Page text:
In the Bahá'í view, such a universal framework would encompass not only an institutional component, such as found in the ever-evolving United Nations system, but also a global sense of shared moral values. These values would include religious tolerance, economic justice, recognition of the need for universal education, elimination of all forms of racism, and recognition of the full equality between women and men.

However, the acceptance of such a framework - one that can bring real, enduring stability - must spring from a new mindset, the overarching principle of which must be the oneness of humanity.

Recognition of the inherent nobility of each human being, the conviction that all people have a role to play in developing an "ever advancing civilization," and unswerving commitment to spiritual principles as the basis of that civilization are likewise essential components of the only stable foundation upon which a universal framework can be built.

'Abdu'l-Bahá wrote, "Material civilization is like the body. No matter how infinitely graceful, elegant and beautiful it may be, it is dead. Divine civilization is like the spirit, and the body gets its life from the spirit...."

The leaders of religion have a special role to play in the building of a new global civilization. In a letter to the world's religious leaders issued in April 2002, the Universal House of Justice called on religious leaders to act decisively to eradicate religious intolerance and fanaticism. "With every day that passes, danger grows that the rising fires of religious prejudice will ignite a worldwide conflagration the consequences of which are unthinkable," states the letter.

Yet, it continues, "the greater part of organized religion stands paralyzed at the threshold of the future, gripped in those very dogmas and claims of privileged access to truth that have been responsible for creating some of the most bitter conflicts dividing the earth's inhabitants."

In keeping with the realization by growing numbers of people that "the truth underlying all religions is in its essence one," the letter calls on religious leaders to "break with the past" and firmly renounce those actions and teachings that lend "credibility to fanaticism."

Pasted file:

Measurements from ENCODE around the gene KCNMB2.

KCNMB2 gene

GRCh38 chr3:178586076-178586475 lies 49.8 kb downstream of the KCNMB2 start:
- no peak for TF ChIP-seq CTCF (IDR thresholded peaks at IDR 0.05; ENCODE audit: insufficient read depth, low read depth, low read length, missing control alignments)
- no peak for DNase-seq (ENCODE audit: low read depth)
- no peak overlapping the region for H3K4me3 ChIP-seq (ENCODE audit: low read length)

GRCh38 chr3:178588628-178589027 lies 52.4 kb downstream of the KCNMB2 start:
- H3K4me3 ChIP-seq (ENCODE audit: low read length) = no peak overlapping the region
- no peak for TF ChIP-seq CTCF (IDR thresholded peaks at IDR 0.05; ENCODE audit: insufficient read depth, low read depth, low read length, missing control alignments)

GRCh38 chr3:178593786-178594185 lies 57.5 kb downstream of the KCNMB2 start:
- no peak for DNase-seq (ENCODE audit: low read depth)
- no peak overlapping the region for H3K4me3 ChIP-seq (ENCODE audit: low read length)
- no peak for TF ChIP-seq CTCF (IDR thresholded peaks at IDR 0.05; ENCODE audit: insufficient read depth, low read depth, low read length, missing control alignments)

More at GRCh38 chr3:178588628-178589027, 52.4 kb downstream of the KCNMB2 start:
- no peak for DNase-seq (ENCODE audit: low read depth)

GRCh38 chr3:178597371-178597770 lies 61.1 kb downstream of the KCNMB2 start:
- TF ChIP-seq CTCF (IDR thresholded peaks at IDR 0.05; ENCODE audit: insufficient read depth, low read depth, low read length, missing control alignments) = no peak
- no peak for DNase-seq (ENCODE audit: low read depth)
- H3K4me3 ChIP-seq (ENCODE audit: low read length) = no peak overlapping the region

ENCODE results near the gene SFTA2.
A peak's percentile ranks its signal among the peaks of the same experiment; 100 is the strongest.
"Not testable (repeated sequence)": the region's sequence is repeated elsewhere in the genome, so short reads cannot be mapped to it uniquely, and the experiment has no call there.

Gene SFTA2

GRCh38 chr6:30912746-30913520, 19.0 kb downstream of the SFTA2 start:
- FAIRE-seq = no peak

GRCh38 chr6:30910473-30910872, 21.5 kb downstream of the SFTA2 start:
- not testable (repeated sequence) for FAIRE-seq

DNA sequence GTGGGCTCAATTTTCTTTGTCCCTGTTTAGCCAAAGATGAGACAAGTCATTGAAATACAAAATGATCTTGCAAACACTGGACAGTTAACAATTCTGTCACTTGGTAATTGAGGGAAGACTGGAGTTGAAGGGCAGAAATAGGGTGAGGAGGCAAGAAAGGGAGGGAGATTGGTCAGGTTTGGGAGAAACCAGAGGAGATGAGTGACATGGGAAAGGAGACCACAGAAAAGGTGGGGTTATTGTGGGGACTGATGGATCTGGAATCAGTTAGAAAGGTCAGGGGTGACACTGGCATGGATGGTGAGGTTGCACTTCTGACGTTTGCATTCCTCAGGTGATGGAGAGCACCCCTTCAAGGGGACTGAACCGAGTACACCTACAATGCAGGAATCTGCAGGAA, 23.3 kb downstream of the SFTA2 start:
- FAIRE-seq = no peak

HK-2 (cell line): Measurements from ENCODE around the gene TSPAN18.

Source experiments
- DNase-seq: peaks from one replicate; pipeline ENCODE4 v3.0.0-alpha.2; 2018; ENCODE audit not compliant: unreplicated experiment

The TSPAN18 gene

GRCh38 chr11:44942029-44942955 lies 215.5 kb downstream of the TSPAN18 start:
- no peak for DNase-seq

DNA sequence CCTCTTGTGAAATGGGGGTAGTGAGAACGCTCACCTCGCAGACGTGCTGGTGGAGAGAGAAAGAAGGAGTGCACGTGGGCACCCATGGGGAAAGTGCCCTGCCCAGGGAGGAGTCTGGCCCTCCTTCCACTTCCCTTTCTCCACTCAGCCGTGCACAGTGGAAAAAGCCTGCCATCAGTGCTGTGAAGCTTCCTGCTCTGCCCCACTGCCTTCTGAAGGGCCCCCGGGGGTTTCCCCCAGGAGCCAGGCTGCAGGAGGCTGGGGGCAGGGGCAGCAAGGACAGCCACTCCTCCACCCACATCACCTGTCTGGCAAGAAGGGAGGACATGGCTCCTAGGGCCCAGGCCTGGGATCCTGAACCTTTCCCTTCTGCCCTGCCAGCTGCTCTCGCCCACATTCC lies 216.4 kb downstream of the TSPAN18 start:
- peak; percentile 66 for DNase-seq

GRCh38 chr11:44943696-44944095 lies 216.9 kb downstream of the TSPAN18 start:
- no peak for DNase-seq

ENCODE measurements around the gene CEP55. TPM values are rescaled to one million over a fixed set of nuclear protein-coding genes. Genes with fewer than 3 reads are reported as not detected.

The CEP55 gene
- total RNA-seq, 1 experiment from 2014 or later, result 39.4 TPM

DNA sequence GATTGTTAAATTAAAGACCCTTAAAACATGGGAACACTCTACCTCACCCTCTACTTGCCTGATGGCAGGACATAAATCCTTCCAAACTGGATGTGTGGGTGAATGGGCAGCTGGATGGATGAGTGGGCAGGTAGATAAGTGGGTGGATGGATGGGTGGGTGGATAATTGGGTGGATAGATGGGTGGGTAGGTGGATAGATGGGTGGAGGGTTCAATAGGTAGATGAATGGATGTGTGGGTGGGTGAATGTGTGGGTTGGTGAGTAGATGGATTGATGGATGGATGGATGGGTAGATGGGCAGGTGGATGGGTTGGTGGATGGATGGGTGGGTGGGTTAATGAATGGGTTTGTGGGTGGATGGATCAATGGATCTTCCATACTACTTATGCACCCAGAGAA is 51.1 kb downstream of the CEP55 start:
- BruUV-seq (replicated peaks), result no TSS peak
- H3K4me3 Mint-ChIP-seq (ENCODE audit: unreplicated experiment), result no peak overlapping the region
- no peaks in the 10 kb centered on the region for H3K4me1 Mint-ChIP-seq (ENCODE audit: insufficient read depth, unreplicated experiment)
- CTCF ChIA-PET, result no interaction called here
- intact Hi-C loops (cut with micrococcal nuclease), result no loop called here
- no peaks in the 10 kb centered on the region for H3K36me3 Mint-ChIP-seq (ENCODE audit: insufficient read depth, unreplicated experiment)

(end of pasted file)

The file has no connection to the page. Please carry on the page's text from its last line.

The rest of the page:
Indeed, as long as religious or political leaders hide behind any type of rhetoric, religious or otherwise, that accepts terrorism in any form, effective international response will remain beyond reach.

Ultimately, Bahá'ís understand that the world is currently undergoing "simultaneous processes of rise and fall, of integration and of disintegration, of order and chaos," as humanity outgrows old social structures, institutions, and traditions. In their place, the Bahá'í writings say, will emerge new structures and institutions based on the principle of the oneness of humanity.

That principle "calls for no less than the reconstruction and the demilitarization of the whole civilized world - a world organically unified in all the essential aspects of its life, its political machinery, its spiritual aspiration, its trade and finance, its script and language, and yet infinite in the diversity of the national characteristics of its federated units," according to the Bahá'í writings.

From a Bahá'í perspective, then, the rise in terrorism, fundamentalism, and violence in the world today is simply part of the death throes of an old world order that continues to resist the principle of human oneness and the global institutions that are sure to blossom from its widespread acceptance.

Yet Bahá'ís earnestly believe that "world peace is not only possible but inevitable" and that "the current world confusion and calamitous condition in human affairs [are] a natural phase in an organic process leading ultimately and irresistibly to the unification of the human race in a single social order whose boundaries are those of the planet."

Whether that stage of unity and peace "is to be reached only after unimaginable horrors precipitated by humanity's stubborn clinging to old patterns of behavior, or is to be embraced now by an act of consultative will, is the choice before all who inhabit the earth," said the Universal House of Justice. Likewise, the choice before humanity in how to deal with terrorism hinges on whether the nations of the world can rise to a new level of unity in their approaches and actions.